The Mirror Empire, Paperback
4 out of 5 (5 ratings)

Description

On the eve of a recurring catastrophic event known to extinguish nations and reshape continents, a troubled orphan evades death and slavery to uncover her own bloody past - while a world goes to war with itself.

In the frozen kingdom of Saiduan, invaders from another realm are decimating whole cities, leaving behind nothing but ash and ruin.

As the dark star of the cataclysm rises, an illegitimate ruler is tasked with holding together a country fractured by civil war, a precocious young fighter is asked to betray his family and a half-Dhai general must choose between the eradication of her father's people or loyalty to her alien Empress.

Through tense alliances and devastating betrayal, the Dhai and their allies attempt to hold against a seemingly unstoppable force as enemy nations prepare for a coming together of worlds as old as the universe itself.

In the end, one world will rise - and many will perish.

Information

  • Format: Paperback
  • Publisher: Watkins Media
  • Publication Date:
  • Category: Science fiction
  • ISBN: 9780857665553

£8.99

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Reviews

Showing 1 - 5 of 5 reviews.

Review by
2

I’d been sufficiently impressed by Hurley’s Bel Dame Apocrypha to overcome any reluctance I might have at reading a secondary-world fantasy. I’d also seen a lot of positivity for this book on social media. So it would not be unfair to say my expectations were reasonably high… And yet, as I read it, I just couldn’t get that excited. Partly, it was the casual brutality – in particular, a world in which a people have been enslaved for thousands of years and their masters are now slaughtering them like cattle. Fight-scenes, even battles, are one thing, but the systematic butchery in The Mirror Empire read more like an attempt to up the ante in grimdark’s brutality arms race, and I’ve yet to be convinced such a race is even a good thing. The much-touted five-genders – a neat idea – is only mentioned half a dozen times in passing, and matriarchal societies in epic fantasy are not actually all that new… But. The world-building was mostly done well, even if it does take a while to get the hang of things; and the characters were (relatively) sympathetic, although some were more successful than others. But the plot really does take a long time to get into gear, and you’re two-thirds through the book before any kind of shape becomes apparent. As epic fantasies go, The Mirror Empire is not as innovative as has been claimed, although it’s plainly a notable, if overly dark, example of the genre. More than anything, it put me in mind of Ricardo Pinto’s Stone Dance of the Chameleon trilogy, although they’re the better books. I don’t think I’ll be bothering with volume 2 of the Worldbreaker Saga. I will, however, give Hurley’s new sf series a go when that appears.

Review by
4

Very good opening for the series with interesting world-building and characters. The multiverse approach isn't one I have seen used in fantasy before. The sexual politics seem overdone and didn't really add to the story, but i will definitely be on the lookout for future volumes of the series and Ms.Hurley's other work.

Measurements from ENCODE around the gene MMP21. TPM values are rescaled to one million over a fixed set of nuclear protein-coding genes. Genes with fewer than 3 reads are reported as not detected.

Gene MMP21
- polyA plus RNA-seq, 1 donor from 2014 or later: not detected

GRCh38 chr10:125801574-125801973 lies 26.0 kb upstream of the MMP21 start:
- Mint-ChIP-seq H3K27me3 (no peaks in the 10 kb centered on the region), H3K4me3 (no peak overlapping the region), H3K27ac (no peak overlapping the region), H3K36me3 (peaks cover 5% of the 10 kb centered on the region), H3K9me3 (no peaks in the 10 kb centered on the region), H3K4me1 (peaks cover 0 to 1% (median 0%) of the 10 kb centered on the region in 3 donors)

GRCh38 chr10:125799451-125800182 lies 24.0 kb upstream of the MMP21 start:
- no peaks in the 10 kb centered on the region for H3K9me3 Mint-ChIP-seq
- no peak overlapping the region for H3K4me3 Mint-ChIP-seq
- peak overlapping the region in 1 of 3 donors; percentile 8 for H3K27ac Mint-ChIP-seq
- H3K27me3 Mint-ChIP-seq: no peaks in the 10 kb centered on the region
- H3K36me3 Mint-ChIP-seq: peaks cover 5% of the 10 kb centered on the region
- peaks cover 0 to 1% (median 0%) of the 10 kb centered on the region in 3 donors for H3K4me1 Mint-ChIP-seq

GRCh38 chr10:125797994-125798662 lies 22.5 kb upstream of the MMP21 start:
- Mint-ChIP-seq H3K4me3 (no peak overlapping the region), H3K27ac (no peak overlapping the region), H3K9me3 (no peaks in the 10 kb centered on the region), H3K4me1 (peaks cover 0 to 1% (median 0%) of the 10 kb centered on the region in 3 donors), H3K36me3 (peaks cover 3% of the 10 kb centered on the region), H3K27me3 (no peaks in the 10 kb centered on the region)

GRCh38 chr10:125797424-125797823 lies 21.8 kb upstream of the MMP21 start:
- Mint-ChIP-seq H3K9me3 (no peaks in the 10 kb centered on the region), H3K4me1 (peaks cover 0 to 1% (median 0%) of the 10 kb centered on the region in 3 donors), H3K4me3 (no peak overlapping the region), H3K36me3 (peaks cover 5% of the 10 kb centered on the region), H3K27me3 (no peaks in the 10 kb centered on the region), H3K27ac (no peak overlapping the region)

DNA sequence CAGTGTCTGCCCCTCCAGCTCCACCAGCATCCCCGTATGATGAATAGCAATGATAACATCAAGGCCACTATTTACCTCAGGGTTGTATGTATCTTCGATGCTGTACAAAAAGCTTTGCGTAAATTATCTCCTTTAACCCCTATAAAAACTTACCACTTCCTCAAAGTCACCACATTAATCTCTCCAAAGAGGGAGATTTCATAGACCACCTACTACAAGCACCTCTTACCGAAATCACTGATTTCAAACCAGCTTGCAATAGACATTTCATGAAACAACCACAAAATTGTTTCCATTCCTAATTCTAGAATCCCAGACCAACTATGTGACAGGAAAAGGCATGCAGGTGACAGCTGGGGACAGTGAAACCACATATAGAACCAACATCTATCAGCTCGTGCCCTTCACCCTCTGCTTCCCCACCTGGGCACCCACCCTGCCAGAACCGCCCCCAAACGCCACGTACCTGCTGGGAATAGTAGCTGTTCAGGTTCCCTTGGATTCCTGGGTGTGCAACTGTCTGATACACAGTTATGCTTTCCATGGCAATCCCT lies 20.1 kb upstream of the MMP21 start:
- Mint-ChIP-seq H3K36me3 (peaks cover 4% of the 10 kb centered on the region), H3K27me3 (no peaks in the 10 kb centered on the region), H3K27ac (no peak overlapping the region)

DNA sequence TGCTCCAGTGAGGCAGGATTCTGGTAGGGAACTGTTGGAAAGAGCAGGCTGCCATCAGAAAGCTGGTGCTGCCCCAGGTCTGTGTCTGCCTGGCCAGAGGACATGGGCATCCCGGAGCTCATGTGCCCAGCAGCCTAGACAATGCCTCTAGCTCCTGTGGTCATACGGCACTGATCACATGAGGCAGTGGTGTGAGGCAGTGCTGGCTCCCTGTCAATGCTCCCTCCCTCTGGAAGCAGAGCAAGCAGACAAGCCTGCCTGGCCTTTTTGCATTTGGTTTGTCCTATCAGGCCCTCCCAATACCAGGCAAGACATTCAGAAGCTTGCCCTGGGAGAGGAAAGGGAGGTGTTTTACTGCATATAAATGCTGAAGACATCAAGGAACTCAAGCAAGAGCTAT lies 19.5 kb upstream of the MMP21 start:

Review by
4

So… I made the mistake of reading The Language of Knives (short story) at the same time as this. And the two paired just give a whole new meaning to bringing relatives to dinner. Okay, having said that, and having read the Bel Dame Apocrypha, I knew what I was getting into here: Hurley is a master (mistress?) of the creation of TRULY unique worlds with intricate worldbuilding, but also being able to delicately throw that information at the reader. I have absolutely zero doubt that she’s figured out plumbing for each of her cultures, but she has the grace not to explain it to the reader. I have to admit that most of her writing leaves me in the mind of China Mieville, who I consider the king of the New Weird genre, but honestly? I think she’s better at it. Unfortunately for me, I’m not a huge fan of New Weird, so while I enjoyed the uniqueness of the setting, it also had a tendency to get under my skin. THIS IS NOT TO SAY this is not an awesome book, because it is -- it is to say that I’m not one for this much complexity in my reading.

Review by
5

This was not an easy book to read. It's damned confusing, but it's also wildly imaginative and like nothing I've ever read before.

Review by
4

So… I made the mistake of reading The Language of Knives (short story) at the same time as this. And the two paired just give a whole new meaning to bringing relatives to dinner. Okay, having said that, and having read the Bel Dame Apocrypha, I knew what I was getting into here: Hurley is a master (mistress?) of the creation of TRULY unique worlds with intricate worldbuilding, but also being able to delicately throw that information at the reader. I have absolutely zero doubt that she’s figured out plumbing for each of her cultures, but she has the grace not to explain it to the reader. I have to admit that most of her writing leaves me in the mind of China Mieville, who I consider the king of the New Weird genre, but honestly? I think she’s better at it. Unfortunately for me, I’m not a huge fan of New Weird, so while I enjoyed the uniqueness of the setting, it also had a tendency to get under my skin. THIS IS NOT TO SAY this is not an awesome book, because it is -- it is to say that I’m not one for this much complexity in my reading.

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